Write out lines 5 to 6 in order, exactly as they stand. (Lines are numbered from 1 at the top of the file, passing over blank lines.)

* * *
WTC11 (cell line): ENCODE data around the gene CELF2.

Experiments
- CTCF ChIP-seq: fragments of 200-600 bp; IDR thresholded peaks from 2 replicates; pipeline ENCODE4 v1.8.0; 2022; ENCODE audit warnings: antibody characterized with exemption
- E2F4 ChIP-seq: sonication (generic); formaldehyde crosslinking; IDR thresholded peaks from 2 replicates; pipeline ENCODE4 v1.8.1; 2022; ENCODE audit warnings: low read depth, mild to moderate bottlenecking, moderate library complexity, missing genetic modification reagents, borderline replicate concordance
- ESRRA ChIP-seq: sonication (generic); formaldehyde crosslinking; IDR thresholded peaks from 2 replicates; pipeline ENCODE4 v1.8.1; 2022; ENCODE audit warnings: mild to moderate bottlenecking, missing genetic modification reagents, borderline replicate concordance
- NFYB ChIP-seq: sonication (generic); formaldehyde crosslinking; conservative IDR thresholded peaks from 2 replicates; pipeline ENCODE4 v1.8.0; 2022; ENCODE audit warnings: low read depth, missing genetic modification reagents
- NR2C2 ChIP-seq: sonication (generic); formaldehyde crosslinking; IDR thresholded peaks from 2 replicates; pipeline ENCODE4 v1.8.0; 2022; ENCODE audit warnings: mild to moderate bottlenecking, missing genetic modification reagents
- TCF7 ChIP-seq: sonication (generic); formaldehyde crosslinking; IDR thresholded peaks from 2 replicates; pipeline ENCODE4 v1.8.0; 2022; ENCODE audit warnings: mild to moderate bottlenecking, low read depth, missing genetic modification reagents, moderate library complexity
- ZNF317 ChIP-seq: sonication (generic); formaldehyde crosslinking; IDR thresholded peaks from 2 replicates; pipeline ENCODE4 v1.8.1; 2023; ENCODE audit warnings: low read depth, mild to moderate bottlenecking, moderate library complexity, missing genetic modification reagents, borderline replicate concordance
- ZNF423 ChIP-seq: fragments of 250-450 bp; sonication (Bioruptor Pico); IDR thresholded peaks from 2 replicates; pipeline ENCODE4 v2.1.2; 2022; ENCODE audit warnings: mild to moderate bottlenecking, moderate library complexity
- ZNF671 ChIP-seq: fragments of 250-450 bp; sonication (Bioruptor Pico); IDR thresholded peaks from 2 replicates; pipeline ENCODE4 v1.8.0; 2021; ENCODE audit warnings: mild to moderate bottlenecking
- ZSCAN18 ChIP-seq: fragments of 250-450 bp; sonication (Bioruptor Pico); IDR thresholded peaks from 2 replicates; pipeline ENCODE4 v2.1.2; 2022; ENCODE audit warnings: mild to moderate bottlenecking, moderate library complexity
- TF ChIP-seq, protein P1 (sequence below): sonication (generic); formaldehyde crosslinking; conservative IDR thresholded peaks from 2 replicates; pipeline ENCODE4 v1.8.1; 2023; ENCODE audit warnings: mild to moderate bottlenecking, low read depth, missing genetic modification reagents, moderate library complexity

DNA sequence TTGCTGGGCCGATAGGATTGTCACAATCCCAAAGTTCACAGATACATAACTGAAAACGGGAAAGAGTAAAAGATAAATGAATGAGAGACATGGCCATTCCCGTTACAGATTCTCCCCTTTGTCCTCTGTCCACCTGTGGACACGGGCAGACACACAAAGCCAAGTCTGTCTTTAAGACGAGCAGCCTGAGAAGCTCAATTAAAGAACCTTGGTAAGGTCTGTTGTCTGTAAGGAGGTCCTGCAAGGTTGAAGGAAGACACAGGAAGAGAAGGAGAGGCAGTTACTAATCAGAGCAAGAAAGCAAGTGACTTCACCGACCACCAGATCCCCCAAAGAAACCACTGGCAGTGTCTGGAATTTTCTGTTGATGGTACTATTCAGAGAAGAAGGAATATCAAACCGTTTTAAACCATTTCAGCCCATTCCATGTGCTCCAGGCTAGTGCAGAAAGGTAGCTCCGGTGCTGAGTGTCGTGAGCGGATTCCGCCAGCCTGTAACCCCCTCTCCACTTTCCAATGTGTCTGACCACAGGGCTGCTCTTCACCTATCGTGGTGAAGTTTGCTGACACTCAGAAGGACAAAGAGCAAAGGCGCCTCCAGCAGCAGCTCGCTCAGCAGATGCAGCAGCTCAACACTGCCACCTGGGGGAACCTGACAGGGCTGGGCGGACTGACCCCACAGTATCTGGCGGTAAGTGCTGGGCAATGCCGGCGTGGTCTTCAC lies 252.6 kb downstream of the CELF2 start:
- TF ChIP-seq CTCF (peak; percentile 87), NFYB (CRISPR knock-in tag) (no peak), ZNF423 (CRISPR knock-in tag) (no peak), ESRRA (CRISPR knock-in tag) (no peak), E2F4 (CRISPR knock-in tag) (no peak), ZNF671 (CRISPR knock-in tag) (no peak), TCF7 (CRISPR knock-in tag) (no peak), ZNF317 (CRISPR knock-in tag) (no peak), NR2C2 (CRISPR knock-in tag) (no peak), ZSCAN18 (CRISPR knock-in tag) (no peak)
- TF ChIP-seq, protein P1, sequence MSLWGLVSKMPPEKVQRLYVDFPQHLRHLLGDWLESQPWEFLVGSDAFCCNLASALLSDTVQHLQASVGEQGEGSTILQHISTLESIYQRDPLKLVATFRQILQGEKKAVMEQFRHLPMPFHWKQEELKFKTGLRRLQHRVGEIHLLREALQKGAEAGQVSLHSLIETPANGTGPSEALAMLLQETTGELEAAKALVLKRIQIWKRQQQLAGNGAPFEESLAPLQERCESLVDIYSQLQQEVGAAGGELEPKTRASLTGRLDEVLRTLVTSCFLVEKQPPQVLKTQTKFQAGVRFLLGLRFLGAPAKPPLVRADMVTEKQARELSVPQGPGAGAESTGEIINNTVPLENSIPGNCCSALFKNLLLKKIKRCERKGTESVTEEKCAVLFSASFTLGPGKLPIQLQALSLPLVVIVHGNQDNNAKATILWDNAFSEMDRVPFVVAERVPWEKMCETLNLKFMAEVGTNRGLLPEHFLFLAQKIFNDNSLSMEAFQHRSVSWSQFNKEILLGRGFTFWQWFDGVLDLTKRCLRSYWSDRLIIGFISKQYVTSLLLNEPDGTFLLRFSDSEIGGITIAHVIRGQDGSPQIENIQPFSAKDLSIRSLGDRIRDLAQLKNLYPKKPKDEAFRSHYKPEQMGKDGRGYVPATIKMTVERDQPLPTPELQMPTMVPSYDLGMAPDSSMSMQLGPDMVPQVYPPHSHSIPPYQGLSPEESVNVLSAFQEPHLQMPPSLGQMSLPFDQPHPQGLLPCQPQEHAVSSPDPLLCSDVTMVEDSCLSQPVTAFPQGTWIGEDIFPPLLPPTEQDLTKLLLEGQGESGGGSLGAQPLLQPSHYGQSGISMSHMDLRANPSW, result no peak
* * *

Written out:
- ESRRA ChIP-seq: sonication (generic); formaldehyde crosslinking; IDR thresholded peaks from 2 replicates; pipeline ENCODE4 v1.8.1; 2022; ENCODE audit warnings: mild to moderate bottlenecking, missing genetic modification reagents, borderline replicate concordance
- NFYB ChIP-seq: sonication (generic); formaldehyde crosslinking; conservative IDR thresholded peaks from 2 replicates; pipeline ENCODE4 v1.8.0; 2022; ENCODE audit warnings: low read depth, missing genetic modification reagents